Many homeowners who have bought into the American dream by purchasing a condominium are now regretting that decision, as some find themselves unable to sell or rent their units, while others face court battles with investors trying to force them out of their homes.
Condo boom gone bust
Like other types of housing, condos experienced buyer popularity during the housing boom. But the housing crash put an end to that party, too, and numerous condominium owners are still being negatively affected by the housing crisis. Many are finding themselves stuck as stringent lending regulations make selling nearly impossible – even as condo rules stop them from renting their homes as a stopgap measure.
Part of the problem concerns changes made by the Federal Housing Administration over the past few years. In an effort to protect taxpayers from risk, the FHA has tightened condo lending rules to the point where obtaining a mortgage for such a purchase is almost impossible.
Because the FHA rules apply to the entire development, even buyers who would qualify for such a loan won't be able to get one. FHA loans are often used by first-time homebuyers, a group particularly apt to buy less-expensive condo units as a starter home. Though other types of credit are available, these potential buyers may not qualify.
Some owners try to salvage their soured investment by renting their home, but often run afoul of condo board rules on the subject. Many developments only allow a certain percentage of units to be non-owner occupied, often because financing options will be much more restrictive for buyers if too many apartments are rented. But, that rule can backfire, essentially dampening prices in the entire complex when prospective buyers realize that they won't be able to rent their unit if the need arises. In addition, condo prices can be depressed if desperate owners need to sell the unit at fire-sale prices, just to be free of the problem.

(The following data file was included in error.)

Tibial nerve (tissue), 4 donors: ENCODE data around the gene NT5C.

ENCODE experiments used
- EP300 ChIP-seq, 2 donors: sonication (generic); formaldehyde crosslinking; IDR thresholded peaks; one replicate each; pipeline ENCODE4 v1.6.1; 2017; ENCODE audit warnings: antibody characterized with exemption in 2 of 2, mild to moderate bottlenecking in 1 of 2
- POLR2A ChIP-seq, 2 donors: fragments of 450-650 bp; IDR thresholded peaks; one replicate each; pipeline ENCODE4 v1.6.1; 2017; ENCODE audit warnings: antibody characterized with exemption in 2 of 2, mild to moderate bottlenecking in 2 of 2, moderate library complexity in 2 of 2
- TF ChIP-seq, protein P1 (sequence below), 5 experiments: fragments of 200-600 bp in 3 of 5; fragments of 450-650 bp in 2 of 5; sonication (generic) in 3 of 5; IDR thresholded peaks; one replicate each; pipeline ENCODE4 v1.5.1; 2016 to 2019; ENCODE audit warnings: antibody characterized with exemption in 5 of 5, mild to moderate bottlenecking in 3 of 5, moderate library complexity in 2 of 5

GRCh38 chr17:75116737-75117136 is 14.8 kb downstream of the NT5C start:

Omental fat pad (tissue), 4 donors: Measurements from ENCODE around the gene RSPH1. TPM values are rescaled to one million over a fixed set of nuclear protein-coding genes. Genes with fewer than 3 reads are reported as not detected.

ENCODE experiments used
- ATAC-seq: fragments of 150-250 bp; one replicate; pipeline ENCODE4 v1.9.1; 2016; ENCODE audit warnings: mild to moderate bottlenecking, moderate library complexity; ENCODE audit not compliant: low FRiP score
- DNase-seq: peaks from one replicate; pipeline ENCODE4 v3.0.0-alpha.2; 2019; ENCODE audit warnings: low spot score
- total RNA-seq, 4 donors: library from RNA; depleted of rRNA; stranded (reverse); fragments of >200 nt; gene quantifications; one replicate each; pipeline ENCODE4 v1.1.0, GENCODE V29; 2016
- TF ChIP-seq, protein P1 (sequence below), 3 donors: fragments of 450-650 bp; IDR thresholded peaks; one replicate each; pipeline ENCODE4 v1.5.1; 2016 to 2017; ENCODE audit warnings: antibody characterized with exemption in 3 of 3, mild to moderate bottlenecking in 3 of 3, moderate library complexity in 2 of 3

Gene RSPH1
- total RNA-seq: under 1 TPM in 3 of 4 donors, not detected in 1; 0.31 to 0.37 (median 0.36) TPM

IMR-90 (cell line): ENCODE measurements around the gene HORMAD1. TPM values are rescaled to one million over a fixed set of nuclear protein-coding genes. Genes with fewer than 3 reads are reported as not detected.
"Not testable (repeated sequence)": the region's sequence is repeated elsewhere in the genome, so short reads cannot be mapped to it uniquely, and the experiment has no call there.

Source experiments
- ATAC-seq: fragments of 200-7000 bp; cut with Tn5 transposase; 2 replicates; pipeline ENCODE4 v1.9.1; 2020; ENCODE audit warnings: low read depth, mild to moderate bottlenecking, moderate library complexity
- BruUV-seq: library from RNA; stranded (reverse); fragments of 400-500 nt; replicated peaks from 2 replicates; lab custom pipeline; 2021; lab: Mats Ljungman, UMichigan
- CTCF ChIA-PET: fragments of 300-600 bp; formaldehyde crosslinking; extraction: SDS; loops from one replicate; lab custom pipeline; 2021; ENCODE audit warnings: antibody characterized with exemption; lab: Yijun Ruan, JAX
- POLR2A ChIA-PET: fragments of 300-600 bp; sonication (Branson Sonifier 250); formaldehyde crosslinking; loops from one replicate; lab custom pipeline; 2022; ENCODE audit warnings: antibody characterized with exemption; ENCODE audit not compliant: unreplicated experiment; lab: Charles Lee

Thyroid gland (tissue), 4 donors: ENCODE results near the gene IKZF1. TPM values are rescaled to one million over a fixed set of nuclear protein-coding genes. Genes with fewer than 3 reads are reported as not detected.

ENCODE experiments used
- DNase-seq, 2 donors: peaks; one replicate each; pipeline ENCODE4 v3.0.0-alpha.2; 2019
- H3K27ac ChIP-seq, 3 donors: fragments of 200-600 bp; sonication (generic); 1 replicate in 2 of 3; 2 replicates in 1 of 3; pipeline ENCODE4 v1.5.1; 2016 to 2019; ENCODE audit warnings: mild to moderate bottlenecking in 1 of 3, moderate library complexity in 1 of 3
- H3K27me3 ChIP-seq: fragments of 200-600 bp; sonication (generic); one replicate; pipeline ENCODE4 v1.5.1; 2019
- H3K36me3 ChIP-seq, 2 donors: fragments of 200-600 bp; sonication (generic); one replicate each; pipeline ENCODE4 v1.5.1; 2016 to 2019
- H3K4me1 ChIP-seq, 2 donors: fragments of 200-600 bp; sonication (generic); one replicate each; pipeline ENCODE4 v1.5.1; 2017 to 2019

Investors give owners the boot
In Florida, some condominium owners are suing a large group of investors who bought their condo building, and now want the individual unit owners out.
Madison Oaks was originally an apartment complex, but was turned into condos in the mid-2000s by developers looking to cash in on the southern Florida condo craze. Fewer than 20% of the units sold before the crash, while the rest became rentals. Now, an investor group has purchased the complex, and wants to turn it back into leased apartments.
With an 80% majority vote, they may be able to force the owners to sell at a loss. The owners paid high prices right before the mortgage meltdown, and condo prices tanked. Now, the rental market is booming, but the investors are offering the owners only a fraction of what they paid right before the crisis.
While the luxury condo market seems to be making a comeback, the owners of more affordable units seem stuck in limbo – or worse. For many of those who had hoped to use a condominium purchase as a starter or retirement home, the housing crisis continues – for some, seemingly without end.